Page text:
The SNP has earned a reputation for effective management Control of the movement is more important than independence
In an interview with the BBC, Scotsman and former British Prime Minister, Gordon Brown, warned that the conflict between the Scottish and UK governments cannot be resolved as in Catalonia. Although he did not specify it, we can assume he was referring both to Scotland avoiding a unilateral path towards independence, and to London applying a strategy of repression. It is one example of how the cases of the Scots and the Catalans are often cross-referenced. Meanwhile, in Catalonia, there have been voices citing Nicola Sturgeon’s strategy as an example of the way forward for the disoriented Catalan independence movement. However, despite the tendency to make comparisons, the two cases are very different.
Scotland and Catalonia both lost their sovereignty in the early 18th century due to dynastic disputes. They have both since kept their national identity while to some extent distancing themselves both emotionally and politically from the State in which they exist. Scotland and Catalonia have also both begun the 21st century with movements aiming at achieving independence. Armed struggle does not play a part in those aims in either Scotland or Catalonia. Today, the Catalan and Scottish independence movements both have similar majorities in their respective parliaments.
Thus far, the similarities, but from here things get trickier.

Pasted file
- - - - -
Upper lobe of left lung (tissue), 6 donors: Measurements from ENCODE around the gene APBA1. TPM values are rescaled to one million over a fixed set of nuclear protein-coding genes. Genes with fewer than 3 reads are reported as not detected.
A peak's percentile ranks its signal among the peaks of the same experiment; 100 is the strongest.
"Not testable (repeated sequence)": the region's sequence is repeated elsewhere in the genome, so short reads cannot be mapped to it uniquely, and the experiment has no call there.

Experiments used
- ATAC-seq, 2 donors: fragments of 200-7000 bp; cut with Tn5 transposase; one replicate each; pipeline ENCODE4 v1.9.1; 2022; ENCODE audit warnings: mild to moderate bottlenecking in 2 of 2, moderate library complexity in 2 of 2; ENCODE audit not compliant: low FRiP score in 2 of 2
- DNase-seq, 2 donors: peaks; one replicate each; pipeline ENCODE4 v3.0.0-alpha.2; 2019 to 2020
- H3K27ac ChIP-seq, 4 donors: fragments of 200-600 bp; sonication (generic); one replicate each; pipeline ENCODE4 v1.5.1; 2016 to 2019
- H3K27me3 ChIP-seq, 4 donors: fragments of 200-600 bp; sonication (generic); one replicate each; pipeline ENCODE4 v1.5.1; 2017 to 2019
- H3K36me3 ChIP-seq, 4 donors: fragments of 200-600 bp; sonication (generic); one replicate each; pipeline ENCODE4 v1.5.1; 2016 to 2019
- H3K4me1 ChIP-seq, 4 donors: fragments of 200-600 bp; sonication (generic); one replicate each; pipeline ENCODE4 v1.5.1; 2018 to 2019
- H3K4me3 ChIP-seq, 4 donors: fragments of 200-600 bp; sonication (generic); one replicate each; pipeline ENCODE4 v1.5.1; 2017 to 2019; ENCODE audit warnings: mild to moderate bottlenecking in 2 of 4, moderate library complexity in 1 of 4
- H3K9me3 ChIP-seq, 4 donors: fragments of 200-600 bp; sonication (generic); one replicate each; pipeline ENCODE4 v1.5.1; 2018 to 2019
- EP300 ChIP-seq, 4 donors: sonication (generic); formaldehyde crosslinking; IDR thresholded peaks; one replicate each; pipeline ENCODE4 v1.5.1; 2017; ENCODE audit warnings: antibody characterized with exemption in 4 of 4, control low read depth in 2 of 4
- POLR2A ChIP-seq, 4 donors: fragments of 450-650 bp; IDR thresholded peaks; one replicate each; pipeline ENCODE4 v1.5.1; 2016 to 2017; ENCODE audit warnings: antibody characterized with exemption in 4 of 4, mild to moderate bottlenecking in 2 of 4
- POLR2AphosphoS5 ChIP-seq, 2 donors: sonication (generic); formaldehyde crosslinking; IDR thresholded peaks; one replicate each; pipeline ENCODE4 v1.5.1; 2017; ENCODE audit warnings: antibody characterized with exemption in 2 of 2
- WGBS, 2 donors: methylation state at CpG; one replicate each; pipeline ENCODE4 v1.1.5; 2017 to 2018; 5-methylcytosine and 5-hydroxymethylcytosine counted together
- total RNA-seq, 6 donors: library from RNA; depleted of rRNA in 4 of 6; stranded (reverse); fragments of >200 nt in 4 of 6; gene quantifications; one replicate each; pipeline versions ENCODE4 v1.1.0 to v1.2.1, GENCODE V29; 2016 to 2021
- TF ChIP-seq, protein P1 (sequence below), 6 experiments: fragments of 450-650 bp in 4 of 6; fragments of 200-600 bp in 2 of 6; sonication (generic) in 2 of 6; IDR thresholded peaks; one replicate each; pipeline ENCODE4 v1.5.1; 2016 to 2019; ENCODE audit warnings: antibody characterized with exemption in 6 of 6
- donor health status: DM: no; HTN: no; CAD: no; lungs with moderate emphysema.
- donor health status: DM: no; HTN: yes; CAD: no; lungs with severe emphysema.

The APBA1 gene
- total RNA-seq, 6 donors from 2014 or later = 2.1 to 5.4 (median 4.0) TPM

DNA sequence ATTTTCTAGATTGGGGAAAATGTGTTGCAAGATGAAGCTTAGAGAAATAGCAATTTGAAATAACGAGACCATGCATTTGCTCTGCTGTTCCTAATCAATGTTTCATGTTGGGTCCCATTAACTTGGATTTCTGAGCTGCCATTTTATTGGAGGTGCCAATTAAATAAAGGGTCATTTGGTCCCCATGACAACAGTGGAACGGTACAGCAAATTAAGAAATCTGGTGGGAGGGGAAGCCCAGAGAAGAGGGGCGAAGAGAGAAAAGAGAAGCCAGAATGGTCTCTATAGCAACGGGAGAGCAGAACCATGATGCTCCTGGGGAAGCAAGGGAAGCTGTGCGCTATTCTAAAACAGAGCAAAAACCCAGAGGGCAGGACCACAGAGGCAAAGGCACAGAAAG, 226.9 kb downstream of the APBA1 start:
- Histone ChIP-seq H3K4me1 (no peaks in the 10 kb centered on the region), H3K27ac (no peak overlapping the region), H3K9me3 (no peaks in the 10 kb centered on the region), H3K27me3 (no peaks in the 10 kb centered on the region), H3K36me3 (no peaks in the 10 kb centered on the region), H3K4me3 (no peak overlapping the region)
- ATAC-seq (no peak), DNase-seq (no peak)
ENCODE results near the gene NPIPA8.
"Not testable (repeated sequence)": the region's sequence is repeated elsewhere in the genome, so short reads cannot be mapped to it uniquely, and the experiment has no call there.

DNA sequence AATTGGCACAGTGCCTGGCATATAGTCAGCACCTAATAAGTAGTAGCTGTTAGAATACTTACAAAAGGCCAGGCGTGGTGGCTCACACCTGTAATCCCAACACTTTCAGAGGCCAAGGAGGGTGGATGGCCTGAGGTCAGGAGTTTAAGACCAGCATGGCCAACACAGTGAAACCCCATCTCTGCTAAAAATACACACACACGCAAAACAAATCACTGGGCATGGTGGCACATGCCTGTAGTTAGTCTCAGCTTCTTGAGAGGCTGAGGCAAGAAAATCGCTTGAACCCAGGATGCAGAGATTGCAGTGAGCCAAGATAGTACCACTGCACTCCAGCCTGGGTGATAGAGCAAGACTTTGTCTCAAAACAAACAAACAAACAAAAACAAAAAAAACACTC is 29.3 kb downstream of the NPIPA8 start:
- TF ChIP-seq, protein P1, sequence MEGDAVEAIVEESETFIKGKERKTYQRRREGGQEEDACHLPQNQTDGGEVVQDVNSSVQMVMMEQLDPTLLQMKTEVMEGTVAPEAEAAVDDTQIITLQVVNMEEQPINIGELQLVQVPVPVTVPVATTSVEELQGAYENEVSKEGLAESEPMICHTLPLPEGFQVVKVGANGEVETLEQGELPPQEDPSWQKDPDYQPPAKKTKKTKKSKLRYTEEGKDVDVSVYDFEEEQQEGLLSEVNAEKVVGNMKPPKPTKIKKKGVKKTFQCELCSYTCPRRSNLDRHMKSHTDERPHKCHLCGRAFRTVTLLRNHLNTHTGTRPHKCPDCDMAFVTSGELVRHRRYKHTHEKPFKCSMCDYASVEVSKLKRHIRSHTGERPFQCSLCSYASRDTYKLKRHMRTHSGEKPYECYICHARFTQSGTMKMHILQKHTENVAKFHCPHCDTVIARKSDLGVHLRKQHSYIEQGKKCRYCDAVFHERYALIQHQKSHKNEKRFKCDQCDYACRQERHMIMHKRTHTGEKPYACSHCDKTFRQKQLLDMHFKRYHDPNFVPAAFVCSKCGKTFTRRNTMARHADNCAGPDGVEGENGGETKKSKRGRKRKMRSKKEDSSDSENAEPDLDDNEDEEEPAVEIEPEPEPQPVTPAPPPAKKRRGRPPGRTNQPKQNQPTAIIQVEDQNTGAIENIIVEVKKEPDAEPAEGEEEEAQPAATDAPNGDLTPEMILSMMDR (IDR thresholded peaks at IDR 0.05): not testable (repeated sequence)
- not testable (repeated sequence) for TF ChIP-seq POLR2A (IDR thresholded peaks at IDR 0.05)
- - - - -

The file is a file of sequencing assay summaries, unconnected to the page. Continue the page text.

Over the last decade, what has most distinguished the two independence movements from one another is, on the one hand, cohesion around solid leadership in the Scottish case (despite the change of face at the top), and on the other, the inability of the Catalan sovereignty movement to rally around a figure with sufficient moral authority to represent the political spectrum. The Scottish National Party (SNP) is not the only pro-independence party, as there is also the Greens, the Scottish Socialist Party and the Scottish Republican Socialist Movement, as well as Alba, the failed new party of former SNP leader, Alex Salmond. Yet, under Nicola Sturgeon the SNP has managed to attain enough backing for the party to lead the charge politically. It has done so via a shrewd combination of, slightly left-leaning but without being dogmatic, ideological pragmatism and an ability to manage any internal dissent, as demonstrated by how it sidelined Salmond’s attempt to win parliamentary representation. And it has achieved a comfortable durability, earning a reputation for effective management with clear leadership.
In Catalonia, on the other hand, the advance of the sovereignty movement has continued alongside an ideological confrontation that is fundamentally rooted in the self-government framework, meaning that the partisan struggle for control of the movement is considered to be much more important than the common goal of independence among the leading cadres. The many years of political dominance by Jordi Pujol’s party has left three perverse legacies. The first is corruption, which makes any friend, acquaintance or favoured politician of Pujol come under suspicion of being a thief. The second is cross-resentments and hatreds that built up in two decades under Pujolism. The third is a consequence of the previous two, and that is the traumatic memory of 23 years of messianism, which has left voters with a chronic distrust of hyper-leaderships. This aversion to autocratic governance has led to a dispersion of leadership that makes the solid direction of the movement impossible.